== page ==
QUESTION: Are we allowed as homeowners to view the salaries of directors?
ANSWER: Yikes! Directors are not supposed to receive salaries. Let me clarify that…directors are allowed to earn a living, just not from the association. Board members are supposed to be volunteers. If they are paid directors, they lose the protections afforded volunteer directors. Another problem is that if they voted to give themselves salaries, it’s a conflict of interest.
Disclosure. If directors are paying themselves a salary, members have a right to know. The association’s financial records should fully disclose and track any monies paid to directors.
RECOMMENDATION: Your association should immediately cease paying its directors.
QUESTION: Corporations Code §7613(a) states that “Any member may authorize another person or persons to act by proxy…” This appears to conflict with Davis-Stirling which says a proxy can’t be given to a renter. When Davis-Stirling and Corporations Code conflict, which one governs?
ANSWER: In this case, the Davis-Stirling Act controls. The Corporations Code is generic to all corporations and not all associations are corporations. (Civ. Code §4800.) The Act is specific to common interest developments, whether incorporated or unincorporated. (Civ. Code §4200 & §4805) The Act does not mention renters. Instead, it states that if a member wants to give someone a proxy, the recipient must also be a member of the association. (Civ. Code §5130(a)(1).)
Nothing lasts forever! Bart Mendel of Stonemark Construction Management and I will provide real life examples of the legal and financial impact of unreserved “lifetime” components.
Many building elements are routinely overlooked by boards and managers when it comes to maintenance and reserves. These turn into huge special assessments. In addition, simple protective measures are ignored that later erupt into litigation. What you don’t know can cost you a fortune. If only you could’a, would’a, should’a.
The program will be held at the Courtyard Marriott, 15433 Ventura Blvd., Sherman Oaks on Wednesday, May 21 from 11:30 a.m. to 1:30 p.m. You can register online at www.cai-glac.org or by telephone at (818) 500-8636. Managers can earn 1 hour of continuing education credit.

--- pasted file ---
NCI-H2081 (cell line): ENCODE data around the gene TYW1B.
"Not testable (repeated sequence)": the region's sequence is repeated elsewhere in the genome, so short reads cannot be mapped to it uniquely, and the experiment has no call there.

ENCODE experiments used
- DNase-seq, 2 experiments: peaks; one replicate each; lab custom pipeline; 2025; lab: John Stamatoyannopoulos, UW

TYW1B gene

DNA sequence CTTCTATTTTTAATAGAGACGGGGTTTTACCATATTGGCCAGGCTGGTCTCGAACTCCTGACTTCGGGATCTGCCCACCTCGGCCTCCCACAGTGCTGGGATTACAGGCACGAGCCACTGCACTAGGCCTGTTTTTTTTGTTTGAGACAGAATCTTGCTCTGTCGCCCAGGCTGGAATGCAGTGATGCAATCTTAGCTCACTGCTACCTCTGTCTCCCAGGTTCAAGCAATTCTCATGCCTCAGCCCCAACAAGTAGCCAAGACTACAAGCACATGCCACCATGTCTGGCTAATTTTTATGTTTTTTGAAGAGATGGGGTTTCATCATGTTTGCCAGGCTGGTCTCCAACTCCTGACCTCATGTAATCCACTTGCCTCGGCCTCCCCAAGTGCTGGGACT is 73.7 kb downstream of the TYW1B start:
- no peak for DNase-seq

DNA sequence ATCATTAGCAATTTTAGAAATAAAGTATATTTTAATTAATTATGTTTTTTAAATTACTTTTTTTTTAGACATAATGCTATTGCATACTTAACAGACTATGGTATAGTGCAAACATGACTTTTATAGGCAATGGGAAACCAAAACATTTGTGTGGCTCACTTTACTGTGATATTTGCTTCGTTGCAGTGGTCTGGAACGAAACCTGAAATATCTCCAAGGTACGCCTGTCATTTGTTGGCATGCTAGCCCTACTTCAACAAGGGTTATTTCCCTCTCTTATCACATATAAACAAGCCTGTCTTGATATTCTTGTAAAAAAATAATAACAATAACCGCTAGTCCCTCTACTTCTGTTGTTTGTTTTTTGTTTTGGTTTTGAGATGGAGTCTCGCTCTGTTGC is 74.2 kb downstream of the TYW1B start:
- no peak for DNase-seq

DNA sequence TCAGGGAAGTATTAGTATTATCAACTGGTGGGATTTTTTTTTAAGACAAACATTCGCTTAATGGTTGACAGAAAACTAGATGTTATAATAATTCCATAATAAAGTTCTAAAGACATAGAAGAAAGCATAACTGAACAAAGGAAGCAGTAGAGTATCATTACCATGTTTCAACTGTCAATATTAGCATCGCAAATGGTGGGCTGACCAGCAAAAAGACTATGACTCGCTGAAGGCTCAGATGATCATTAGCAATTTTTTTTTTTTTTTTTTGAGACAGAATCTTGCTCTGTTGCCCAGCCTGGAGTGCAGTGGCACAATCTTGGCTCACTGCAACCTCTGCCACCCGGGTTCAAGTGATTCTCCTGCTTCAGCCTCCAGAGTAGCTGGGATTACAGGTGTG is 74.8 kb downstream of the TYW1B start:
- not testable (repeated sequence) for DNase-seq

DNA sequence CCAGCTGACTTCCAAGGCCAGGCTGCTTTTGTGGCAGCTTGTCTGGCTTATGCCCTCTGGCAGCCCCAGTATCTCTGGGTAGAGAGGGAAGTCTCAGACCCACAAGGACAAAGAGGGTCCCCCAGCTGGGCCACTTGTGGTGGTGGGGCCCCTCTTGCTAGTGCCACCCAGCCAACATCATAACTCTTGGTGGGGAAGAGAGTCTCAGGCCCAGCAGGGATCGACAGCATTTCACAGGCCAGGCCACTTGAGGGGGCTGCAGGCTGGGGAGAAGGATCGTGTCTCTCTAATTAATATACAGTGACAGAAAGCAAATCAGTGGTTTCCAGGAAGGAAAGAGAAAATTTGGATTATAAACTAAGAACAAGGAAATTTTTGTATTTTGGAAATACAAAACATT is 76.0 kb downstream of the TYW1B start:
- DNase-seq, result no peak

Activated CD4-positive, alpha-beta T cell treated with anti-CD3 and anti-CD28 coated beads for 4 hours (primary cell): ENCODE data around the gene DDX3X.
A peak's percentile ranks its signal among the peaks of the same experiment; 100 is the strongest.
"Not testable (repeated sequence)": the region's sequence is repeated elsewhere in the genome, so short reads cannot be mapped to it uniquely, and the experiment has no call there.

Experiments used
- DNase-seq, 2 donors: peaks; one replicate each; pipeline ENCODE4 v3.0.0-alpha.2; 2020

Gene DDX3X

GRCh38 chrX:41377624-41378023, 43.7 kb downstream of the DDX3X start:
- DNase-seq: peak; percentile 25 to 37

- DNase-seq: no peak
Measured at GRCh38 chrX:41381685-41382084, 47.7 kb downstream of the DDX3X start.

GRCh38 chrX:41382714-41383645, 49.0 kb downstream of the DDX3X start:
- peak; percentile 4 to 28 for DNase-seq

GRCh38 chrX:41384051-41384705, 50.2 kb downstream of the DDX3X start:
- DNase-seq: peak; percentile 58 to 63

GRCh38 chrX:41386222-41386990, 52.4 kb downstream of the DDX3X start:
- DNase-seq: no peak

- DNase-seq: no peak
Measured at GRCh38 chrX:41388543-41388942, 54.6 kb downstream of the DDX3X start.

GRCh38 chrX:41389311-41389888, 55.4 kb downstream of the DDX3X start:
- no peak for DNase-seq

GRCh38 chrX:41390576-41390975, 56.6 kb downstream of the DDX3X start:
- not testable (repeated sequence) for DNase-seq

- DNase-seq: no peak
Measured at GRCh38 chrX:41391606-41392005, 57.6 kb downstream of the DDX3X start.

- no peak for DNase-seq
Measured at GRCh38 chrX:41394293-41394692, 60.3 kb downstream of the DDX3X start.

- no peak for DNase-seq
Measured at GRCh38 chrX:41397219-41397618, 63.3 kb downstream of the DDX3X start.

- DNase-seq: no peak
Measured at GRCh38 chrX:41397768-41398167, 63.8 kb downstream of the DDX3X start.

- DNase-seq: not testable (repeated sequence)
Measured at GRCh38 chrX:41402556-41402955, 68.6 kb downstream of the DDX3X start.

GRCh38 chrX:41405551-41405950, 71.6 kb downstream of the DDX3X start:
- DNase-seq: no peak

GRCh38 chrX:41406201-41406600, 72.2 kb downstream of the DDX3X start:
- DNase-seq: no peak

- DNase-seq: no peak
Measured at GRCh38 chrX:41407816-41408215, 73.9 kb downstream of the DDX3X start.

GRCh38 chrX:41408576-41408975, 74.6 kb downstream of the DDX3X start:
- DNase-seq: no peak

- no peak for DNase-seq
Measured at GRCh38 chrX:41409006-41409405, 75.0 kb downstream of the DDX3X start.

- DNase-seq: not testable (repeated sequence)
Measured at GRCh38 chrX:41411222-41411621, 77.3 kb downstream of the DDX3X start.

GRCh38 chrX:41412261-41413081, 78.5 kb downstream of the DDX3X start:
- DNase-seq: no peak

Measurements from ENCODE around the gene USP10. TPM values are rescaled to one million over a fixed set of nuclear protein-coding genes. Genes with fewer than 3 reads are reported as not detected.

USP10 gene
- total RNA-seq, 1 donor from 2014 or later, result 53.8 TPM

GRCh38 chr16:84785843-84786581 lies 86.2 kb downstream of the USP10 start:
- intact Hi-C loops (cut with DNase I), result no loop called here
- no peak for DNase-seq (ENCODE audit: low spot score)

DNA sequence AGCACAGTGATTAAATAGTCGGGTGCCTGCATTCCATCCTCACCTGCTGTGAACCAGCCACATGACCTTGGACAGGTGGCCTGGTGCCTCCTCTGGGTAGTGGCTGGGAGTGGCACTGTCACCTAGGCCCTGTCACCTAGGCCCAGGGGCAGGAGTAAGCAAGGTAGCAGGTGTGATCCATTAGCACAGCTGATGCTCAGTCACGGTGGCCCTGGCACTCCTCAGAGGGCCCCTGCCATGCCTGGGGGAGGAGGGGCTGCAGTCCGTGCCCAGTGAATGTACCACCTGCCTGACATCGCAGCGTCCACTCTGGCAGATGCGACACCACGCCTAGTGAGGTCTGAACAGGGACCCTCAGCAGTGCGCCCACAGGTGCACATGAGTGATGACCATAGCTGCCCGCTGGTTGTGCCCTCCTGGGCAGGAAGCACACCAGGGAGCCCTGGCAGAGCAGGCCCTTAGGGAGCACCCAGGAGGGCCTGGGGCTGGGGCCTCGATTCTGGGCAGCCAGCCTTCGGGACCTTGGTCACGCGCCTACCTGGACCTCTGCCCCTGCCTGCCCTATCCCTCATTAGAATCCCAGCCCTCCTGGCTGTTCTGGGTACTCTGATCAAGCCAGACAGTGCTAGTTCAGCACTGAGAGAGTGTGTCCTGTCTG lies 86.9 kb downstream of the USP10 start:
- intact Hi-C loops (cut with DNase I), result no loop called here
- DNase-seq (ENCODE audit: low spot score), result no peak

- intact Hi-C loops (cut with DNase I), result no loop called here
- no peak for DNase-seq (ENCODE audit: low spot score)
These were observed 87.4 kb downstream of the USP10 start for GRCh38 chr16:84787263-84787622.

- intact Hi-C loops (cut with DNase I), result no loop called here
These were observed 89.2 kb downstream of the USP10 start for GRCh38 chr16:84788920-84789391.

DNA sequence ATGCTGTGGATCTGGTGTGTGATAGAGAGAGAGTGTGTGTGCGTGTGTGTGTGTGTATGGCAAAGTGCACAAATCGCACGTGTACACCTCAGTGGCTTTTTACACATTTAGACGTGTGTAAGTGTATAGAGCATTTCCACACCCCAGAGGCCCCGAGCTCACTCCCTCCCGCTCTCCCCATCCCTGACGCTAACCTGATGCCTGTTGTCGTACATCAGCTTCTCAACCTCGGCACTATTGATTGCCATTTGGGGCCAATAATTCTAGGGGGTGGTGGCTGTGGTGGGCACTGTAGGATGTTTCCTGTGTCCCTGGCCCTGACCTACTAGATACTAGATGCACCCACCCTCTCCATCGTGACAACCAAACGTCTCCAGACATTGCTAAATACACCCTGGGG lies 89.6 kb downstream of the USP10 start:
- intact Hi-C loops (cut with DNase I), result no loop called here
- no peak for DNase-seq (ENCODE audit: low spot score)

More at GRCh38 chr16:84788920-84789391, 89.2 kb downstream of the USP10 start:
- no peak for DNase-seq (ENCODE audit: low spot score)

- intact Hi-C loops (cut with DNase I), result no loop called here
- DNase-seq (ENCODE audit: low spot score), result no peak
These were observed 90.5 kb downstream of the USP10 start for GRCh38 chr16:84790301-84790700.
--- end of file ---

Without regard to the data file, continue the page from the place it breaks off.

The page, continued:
Drones #1. If you write a rule prohibiting drones, I would add that you can get permission from the board, that way a home owner selling a house can get permission to get a drone shot. Keep in mind places like Yosemite have prohibited drones but you can still get a limited permit if you are filming for commercial purposes. -Finn M.
Drones #2. All people have an expectation of privacy to their backyard and inside their home. Should an HOA provide rules; perhaps the rules should be to not fly drones outside of where UPS Brown can walk. In other words, drones may fly in common areas of the association and not in areas where expectation of privacy areas exist (backyards), and not in areas that create a nuisance outside of common areas of the interior boundaries of the HOA (within 5 feet of a building window), no drone may record inside any homeowners home (in reality, if the window is not covered and one can see in from the street, there is no expectation of privacy). -Ted S.
Drones #3. I was thinking that we might use drones for property inspections in the future. Like a carrier pigeon. We can send it out and get info. It would be easier to look at slopes and violations. -Meigan E.
RESPONSE: Provided they meet local, state and federal regulations (if there are any), an association could use drones to inspect for rules violations. However, I suspect there would be push-back from the membership.
Nuts #1. I am new to an HOA board and I love the experience. So far, your newsletter has been extremely valuable to me. Even where we do not face a specific issue you address, the spirit and approach has general application. Above all, I have learned that we can address problems with a sense of humor. People are wonderful and so are their ways and if they are not so great today, they will be better tomorrow. I liked your comment to the person who didn’t like the use of the word “NUTS”. You stick to your guns. Right on. Nutty is as nutty does. It is nice to know that it is a “respected legal term.” At this moment we seem to be nut-free. I know there could be a one lurking just around the corner or over the horizon. Perhaps my time will come. -Earl R.
Nuts #2. I agree, one “nut” even in a large HOA can be stressful for the board. If you have legitimate grievances you should find out what your HOA’s governing documents say, check the law (of course, www.davis-stirling.com is the perfect resource) and then bring up your concern with your board (needless to say, in a calm, respectful manner). If all else fails, run for the board (put your money where your mouth is). -Alice O.
Nuts #3. Find the one owner who believes the word “nuts” is “offensive” “unprofessional” and “poor business ethics” and you’ve likely found the “there’s always one person in an HOA who creates problems.” I will now replace the use of “nuts” in all my legal pleadings with “trail mix” if that is more PC? Wait, PC is offensive to us Mac users. Nuts! Whoops, I meant “trail mix” -K.A.
Nuts #4. Small versus large associations struck home with me. I’ve been on the board since the Earth cooled and we went through a hellacious legal battle with a certified lunatic who sued the board. It was finally settled. Small is wonderful and easy when it works. God forbid you get a sociopath as a neighbor. -Dave W.
Adrian Adams, Esq.
Adams Kessler PLC
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